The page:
The annual Kente Cloth Ceremony is among the group’s most cherished traditions. During this celebration, the BSU community comes together to say goodbye to BSU seniors and celebrate their accomplishments. Seniors are presented with a kente print stole that is worn at graduation. Though unable to come together and celebrate in person, Navy still believed it was important for this year’s seniors to have a ceremony and to receive a cloth.  

“When I found out we were getting quarantined, I was like, OK, we have to figure out how to get the seniors their kente cloths,” Navy said. “And I remember being in Sankofa and talking to a senior, Jacelynn Allen, and she was so upset about it all, and I was like, ‘You know we’re going to figure out a way to give you guys your kente cloths.’

“And she was like, ‘You’re going to try and get us our kente cloths? I didn’t think that was possible. When we were told to go home, I thought that was done.’ To be able to provide that for someone, and not for personal gain but just so they know they are accounted for, that matters.”  

BSU will be hosting the Kente Cloth Ceremony through Zoom later this term. They will produce a video of people chosen by the seniors to speak on their behalf. The video will be shown during the Zoom ceremony, and then others in attendance will have a chance to congratulate the seniors and bid them farewell.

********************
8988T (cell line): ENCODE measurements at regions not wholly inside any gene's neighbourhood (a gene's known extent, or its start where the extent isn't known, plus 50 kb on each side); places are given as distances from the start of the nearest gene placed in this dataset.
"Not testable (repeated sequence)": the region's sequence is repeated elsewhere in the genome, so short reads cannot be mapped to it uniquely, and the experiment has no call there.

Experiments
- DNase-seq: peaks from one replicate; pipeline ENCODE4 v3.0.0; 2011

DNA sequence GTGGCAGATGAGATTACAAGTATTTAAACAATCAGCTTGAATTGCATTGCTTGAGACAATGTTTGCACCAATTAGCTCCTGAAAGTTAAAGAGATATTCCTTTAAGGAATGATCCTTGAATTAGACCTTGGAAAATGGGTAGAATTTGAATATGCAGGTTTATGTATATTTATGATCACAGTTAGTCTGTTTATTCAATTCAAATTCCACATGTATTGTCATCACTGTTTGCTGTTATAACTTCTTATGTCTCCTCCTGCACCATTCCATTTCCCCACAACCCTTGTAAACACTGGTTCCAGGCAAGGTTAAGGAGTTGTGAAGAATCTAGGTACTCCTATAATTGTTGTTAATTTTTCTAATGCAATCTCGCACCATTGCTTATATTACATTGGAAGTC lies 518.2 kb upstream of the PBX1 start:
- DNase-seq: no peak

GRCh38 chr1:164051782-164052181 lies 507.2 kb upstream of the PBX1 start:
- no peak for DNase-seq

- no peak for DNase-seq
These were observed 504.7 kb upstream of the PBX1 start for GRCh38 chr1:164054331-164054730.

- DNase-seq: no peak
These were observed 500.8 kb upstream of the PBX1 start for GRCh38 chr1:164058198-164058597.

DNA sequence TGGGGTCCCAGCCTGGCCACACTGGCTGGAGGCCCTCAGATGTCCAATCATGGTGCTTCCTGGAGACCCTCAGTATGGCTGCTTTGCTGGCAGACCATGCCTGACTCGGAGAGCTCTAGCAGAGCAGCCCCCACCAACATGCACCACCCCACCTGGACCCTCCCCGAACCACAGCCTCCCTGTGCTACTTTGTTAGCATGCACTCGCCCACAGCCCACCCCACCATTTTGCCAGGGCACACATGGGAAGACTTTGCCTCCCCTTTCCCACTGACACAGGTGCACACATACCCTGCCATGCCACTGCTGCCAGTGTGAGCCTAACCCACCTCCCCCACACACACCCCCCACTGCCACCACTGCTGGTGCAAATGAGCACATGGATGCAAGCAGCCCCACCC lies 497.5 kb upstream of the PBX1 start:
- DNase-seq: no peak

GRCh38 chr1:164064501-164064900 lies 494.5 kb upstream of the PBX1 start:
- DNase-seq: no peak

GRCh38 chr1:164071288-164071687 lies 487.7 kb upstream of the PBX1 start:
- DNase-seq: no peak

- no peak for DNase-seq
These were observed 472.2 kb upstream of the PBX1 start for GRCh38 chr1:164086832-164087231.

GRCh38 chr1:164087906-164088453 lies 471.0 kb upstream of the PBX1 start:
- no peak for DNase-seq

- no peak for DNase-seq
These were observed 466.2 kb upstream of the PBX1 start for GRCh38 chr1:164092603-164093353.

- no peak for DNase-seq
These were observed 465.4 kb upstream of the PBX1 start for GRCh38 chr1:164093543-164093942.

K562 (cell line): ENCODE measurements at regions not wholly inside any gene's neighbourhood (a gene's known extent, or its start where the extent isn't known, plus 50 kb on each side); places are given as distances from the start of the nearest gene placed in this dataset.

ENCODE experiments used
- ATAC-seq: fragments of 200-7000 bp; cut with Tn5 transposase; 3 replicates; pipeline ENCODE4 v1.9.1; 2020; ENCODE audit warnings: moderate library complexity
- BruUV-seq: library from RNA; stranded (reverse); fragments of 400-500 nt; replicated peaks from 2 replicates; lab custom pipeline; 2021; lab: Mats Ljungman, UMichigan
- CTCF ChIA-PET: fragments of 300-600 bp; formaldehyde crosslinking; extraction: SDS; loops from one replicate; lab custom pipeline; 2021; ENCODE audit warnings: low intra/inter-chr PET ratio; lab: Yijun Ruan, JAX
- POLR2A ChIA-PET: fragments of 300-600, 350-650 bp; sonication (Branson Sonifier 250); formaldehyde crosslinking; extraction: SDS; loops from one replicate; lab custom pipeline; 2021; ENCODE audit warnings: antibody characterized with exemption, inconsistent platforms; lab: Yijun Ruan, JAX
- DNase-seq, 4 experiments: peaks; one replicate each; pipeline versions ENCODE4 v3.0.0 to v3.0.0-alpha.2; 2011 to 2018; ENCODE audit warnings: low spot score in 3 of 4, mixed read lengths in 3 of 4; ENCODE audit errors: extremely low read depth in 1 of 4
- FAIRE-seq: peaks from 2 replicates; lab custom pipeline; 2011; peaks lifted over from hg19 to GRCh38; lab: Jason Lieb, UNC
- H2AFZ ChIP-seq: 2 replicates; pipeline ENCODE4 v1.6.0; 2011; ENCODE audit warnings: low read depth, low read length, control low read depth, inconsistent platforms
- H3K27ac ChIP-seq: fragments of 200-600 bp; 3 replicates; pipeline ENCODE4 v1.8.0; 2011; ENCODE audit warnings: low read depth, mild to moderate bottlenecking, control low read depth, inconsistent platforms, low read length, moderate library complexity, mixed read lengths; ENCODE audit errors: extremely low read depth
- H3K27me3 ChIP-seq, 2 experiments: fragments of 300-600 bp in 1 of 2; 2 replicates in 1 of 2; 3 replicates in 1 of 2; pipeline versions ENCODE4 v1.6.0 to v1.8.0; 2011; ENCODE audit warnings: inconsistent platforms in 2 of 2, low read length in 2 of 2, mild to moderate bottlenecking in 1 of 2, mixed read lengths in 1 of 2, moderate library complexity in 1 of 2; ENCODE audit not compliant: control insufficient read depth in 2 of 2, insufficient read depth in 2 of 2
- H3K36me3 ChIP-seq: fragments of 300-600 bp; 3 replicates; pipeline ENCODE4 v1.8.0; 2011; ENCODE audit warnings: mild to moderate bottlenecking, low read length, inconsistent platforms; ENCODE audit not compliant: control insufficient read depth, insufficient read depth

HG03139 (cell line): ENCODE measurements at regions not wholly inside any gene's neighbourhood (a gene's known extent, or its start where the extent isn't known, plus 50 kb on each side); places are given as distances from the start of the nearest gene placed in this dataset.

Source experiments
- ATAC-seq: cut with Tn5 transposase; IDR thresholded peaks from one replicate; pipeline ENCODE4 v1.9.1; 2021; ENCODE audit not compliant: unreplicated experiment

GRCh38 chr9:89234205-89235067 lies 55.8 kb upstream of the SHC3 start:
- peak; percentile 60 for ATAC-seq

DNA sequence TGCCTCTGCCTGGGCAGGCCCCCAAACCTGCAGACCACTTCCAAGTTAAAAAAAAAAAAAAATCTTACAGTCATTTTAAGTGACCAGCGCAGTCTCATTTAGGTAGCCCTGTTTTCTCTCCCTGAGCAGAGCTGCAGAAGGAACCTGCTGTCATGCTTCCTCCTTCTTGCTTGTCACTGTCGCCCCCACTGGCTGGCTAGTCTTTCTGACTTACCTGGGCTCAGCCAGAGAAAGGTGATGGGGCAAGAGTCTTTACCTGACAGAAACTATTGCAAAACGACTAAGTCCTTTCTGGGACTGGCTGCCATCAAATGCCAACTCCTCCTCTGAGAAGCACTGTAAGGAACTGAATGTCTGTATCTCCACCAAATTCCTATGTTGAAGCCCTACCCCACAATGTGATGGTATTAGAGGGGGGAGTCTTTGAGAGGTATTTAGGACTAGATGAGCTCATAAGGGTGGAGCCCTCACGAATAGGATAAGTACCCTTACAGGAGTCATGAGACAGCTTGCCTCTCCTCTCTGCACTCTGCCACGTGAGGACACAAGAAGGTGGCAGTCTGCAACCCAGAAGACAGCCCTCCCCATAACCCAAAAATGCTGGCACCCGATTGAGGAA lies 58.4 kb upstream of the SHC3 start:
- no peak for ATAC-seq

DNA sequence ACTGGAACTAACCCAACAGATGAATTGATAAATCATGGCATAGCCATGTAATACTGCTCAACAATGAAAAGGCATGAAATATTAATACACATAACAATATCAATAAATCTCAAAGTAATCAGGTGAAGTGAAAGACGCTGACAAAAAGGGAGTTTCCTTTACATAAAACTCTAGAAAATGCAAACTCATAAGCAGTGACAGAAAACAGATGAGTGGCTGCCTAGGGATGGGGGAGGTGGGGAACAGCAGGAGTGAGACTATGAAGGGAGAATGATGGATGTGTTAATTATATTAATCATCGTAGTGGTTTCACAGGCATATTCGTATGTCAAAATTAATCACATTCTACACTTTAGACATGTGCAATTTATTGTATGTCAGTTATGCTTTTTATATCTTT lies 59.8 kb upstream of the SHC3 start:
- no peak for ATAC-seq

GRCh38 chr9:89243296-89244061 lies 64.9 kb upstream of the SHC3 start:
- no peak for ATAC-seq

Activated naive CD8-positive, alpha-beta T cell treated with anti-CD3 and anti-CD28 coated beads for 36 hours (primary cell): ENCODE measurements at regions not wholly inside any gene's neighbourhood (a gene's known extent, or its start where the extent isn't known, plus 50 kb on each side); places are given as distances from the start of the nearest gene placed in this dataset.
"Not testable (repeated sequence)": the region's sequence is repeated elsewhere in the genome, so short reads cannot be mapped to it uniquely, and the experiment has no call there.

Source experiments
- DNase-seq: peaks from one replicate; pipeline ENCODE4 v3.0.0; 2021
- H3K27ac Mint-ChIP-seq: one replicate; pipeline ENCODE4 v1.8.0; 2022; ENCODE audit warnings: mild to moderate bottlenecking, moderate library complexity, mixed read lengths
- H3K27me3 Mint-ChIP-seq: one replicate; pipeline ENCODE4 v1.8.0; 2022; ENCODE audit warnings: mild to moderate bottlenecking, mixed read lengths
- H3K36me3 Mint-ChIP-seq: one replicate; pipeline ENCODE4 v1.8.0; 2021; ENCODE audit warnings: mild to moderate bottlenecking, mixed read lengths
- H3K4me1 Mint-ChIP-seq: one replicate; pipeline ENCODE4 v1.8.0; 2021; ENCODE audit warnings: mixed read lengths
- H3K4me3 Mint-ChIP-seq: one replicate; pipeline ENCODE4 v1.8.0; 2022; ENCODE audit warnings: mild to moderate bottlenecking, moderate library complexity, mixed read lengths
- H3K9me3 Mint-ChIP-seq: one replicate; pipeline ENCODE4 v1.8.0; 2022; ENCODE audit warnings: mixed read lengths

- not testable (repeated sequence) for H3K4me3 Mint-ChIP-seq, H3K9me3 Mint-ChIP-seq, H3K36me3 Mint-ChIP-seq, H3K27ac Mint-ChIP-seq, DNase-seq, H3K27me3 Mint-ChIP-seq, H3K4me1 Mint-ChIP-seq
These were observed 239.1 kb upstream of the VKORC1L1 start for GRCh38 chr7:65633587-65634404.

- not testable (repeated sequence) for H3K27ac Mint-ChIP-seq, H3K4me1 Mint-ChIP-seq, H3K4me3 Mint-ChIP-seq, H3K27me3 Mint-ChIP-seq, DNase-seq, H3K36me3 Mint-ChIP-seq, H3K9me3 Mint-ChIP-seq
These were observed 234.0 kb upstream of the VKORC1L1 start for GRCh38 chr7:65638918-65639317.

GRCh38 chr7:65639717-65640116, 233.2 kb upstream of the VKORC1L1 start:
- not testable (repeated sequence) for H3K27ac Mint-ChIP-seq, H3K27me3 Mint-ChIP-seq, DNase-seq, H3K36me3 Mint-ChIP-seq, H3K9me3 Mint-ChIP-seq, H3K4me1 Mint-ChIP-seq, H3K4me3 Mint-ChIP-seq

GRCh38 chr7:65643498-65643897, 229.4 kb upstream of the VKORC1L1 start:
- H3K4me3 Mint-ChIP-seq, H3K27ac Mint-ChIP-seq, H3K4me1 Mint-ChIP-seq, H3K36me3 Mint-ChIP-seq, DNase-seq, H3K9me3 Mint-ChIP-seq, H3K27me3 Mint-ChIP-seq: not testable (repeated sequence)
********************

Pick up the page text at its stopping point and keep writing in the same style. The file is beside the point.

Awa Badiane ’21 is a student writer in the Communications office.

2 Minutes With … Naomi Torres-Solorio: Exploring climate crisis while at sea

Naomi Torres-Solorio ’22 spent a portion of Winter Term in New Zealand.

2 Minutes With … is a series of short features to introduce us to the passions and interests of Lawrence students on and off campus. Find more 2 Minutes With … features here.

Story by Isabella Mariani ’21

One morning earlier this year, while on dawn watch aboard the SSV Robert C. Seamans, miles from New Zealand shores, Naomi Torres-Solorio ’22 spotted dolphins. It was a welcome sight and a moment of peace for this environmental studies major from Oakland, California, who was researching the climate crisis on the other side of the world.

SEA Semester, one of Lawrence University’s beloved study abroad opportunities, sends students around the globe to spend a portion of an academic term at sea. SEA Semester programs encompass a range of academic disciplines from anthropology to marine science, but all concentrate on specific ocean-related themes and give students the tools to take on real-world problems. This is possible thanks to the efforts of the Sea Education Association (SEA), a Massachusetts-based nonprofit group that promotes environmental literacy in high schools and undergraduate programs.

Eye-opener on other side of the world

Torres-Solorio was among the first students to try out SEA Semester’s new humanities program, Climate in Society, which allowed her to study the effects of the climate crisis on New Zealanders’ way of life. New Zealand is an island nation that is already feeling the effects of rising sea levels and warming temperatures.